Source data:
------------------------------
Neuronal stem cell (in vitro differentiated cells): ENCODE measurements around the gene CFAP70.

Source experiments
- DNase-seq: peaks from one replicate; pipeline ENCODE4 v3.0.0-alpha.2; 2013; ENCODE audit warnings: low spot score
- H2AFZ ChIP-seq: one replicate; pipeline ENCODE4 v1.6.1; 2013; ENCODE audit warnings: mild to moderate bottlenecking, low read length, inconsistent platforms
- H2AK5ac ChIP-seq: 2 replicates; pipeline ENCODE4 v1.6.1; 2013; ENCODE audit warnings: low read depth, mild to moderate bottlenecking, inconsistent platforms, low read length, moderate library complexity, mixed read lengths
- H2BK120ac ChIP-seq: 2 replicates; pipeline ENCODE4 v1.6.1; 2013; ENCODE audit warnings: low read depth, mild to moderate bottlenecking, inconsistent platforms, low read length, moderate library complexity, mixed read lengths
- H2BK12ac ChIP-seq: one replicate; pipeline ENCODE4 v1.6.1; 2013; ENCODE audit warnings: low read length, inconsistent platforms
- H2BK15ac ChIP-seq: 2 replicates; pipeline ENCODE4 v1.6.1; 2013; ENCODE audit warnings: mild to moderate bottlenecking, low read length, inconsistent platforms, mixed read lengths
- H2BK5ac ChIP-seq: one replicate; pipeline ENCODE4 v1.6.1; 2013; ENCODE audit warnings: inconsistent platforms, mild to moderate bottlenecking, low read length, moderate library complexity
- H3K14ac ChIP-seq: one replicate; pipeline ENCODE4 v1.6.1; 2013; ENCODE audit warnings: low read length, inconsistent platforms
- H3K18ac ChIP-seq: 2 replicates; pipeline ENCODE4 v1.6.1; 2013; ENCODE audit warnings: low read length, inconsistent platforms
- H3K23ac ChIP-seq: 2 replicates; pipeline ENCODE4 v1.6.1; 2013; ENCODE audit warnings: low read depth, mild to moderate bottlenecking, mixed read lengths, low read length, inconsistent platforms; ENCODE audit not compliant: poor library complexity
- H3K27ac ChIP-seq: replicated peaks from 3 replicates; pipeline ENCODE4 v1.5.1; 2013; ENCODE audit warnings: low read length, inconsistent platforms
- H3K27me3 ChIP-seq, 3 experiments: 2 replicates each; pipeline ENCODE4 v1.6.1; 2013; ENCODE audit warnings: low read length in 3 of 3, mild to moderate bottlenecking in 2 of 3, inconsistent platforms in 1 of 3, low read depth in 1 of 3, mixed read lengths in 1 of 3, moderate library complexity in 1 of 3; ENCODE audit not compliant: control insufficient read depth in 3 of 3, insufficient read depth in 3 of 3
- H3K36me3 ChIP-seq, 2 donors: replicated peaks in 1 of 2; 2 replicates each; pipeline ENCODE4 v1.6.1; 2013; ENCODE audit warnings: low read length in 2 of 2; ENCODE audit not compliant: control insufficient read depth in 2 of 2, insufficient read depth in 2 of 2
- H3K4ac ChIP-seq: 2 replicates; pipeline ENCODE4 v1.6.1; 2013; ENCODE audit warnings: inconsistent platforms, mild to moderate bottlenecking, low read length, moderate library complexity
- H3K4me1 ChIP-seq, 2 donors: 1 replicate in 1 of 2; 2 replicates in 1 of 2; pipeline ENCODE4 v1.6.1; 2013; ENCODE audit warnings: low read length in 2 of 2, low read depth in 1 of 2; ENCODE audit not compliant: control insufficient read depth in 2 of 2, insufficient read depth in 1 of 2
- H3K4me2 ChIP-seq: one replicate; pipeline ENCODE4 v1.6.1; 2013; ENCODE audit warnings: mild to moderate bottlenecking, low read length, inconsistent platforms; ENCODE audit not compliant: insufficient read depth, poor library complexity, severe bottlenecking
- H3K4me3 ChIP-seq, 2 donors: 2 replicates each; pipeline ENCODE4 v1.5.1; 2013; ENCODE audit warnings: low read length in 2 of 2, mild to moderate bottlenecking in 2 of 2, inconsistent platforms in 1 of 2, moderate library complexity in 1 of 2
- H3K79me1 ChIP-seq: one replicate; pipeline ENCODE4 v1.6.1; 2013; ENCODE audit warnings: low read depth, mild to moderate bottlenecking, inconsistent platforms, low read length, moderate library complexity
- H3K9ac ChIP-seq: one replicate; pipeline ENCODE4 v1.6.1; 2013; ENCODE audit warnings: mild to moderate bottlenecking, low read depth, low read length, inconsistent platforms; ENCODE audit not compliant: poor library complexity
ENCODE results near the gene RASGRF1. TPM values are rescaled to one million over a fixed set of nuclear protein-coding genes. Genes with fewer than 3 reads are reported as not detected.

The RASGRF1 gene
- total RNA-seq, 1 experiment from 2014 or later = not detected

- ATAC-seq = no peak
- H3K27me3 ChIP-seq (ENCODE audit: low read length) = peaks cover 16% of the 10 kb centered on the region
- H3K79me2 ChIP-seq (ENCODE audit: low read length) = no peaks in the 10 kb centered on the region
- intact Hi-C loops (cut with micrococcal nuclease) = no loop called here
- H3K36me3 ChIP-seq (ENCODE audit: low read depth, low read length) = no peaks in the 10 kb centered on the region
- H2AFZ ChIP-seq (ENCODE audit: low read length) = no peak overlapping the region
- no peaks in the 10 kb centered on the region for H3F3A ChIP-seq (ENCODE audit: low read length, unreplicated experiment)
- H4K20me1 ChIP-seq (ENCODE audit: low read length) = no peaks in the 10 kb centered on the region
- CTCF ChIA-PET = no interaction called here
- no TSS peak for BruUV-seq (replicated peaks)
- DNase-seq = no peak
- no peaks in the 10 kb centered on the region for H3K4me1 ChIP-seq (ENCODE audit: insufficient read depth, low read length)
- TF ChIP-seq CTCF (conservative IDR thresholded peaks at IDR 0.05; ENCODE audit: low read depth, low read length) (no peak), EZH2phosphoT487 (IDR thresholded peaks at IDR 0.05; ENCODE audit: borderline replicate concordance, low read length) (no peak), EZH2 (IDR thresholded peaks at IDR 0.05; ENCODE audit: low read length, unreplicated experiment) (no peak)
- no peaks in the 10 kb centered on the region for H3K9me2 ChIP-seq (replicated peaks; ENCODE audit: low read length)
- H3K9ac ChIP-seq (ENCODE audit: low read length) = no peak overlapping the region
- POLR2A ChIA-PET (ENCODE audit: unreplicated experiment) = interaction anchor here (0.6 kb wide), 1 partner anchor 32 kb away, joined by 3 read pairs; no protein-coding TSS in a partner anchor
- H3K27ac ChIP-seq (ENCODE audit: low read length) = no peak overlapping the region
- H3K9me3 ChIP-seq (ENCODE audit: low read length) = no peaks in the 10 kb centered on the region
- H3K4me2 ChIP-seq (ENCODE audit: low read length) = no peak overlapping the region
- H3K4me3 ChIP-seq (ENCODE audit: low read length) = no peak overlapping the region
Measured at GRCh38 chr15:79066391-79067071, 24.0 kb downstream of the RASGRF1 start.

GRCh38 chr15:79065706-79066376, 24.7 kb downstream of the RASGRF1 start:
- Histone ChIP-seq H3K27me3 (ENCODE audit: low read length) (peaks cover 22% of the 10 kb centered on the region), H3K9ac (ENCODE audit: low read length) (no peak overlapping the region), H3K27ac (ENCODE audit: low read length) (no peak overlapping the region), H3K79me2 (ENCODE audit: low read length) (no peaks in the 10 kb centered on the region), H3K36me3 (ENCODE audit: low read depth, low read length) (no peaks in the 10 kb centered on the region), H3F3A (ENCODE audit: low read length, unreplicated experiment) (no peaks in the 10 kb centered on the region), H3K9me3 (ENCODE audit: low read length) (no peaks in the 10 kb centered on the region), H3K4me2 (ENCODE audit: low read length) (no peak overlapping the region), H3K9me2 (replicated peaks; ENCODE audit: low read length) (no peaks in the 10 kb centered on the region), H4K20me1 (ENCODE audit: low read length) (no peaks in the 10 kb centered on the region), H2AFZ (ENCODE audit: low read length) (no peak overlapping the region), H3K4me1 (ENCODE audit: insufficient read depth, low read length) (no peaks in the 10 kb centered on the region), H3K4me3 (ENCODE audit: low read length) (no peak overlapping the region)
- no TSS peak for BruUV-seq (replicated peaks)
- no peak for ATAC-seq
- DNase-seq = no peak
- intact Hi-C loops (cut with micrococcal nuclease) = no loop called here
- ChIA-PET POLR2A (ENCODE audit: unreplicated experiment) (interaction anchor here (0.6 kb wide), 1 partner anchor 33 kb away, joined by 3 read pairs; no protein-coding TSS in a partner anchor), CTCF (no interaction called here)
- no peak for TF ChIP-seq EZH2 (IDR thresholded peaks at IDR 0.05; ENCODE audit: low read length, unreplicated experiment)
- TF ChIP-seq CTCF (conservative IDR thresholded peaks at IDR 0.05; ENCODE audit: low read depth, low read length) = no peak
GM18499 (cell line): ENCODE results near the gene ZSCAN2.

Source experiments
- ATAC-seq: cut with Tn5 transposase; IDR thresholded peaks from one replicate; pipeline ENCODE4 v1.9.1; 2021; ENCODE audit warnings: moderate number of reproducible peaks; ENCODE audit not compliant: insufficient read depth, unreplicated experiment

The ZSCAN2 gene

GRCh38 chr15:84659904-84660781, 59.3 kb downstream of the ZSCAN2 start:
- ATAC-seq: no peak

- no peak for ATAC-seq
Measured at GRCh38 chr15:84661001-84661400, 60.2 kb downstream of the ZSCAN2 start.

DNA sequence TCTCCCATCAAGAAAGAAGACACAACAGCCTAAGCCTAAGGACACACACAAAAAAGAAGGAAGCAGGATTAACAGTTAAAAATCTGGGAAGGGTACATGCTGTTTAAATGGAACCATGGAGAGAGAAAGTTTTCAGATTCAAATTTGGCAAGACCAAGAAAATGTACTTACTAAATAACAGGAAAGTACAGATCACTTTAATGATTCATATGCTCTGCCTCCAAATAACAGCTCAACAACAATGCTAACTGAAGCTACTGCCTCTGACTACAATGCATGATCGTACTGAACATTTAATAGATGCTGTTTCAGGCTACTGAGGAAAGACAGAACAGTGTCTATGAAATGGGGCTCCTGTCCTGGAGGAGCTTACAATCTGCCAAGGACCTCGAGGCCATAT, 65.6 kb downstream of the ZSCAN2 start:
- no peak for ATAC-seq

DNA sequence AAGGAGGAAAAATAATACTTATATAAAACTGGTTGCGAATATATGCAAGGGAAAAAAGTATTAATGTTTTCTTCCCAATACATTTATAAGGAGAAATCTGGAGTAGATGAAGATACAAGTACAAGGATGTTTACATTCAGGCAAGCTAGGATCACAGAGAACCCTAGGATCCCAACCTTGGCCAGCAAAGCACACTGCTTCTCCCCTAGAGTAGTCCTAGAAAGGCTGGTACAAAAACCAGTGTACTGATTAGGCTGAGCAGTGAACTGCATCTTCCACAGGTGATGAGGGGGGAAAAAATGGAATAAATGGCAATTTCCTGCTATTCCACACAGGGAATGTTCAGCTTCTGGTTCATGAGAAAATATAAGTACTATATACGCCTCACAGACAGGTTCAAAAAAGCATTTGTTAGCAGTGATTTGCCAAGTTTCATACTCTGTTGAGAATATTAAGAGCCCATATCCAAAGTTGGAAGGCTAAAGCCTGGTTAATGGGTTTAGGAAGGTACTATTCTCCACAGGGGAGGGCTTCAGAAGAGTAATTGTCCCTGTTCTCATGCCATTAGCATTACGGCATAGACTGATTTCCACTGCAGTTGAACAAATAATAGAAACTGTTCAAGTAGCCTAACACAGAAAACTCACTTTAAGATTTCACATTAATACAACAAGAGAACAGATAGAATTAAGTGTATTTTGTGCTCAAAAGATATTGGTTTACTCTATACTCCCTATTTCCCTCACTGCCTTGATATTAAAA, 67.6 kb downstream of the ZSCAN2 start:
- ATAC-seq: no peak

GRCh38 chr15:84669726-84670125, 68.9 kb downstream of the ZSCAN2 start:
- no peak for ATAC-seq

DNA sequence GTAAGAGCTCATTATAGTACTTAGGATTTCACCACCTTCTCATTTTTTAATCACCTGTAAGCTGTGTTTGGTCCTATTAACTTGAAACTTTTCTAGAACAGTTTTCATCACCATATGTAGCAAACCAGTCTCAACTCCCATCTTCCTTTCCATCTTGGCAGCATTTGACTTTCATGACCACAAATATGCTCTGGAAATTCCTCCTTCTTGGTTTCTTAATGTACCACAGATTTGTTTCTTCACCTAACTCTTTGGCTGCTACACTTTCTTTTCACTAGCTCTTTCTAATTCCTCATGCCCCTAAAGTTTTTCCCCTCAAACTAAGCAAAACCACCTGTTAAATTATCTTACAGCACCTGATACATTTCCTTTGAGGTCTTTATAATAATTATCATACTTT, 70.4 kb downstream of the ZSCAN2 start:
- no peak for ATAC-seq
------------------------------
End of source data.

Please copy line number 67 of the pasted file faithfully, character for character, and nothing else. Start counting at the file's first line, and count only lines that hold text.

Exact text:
GRCh38 chr15:84669726-84670125, 68.9 kb downstream of the ZSCAN2 start: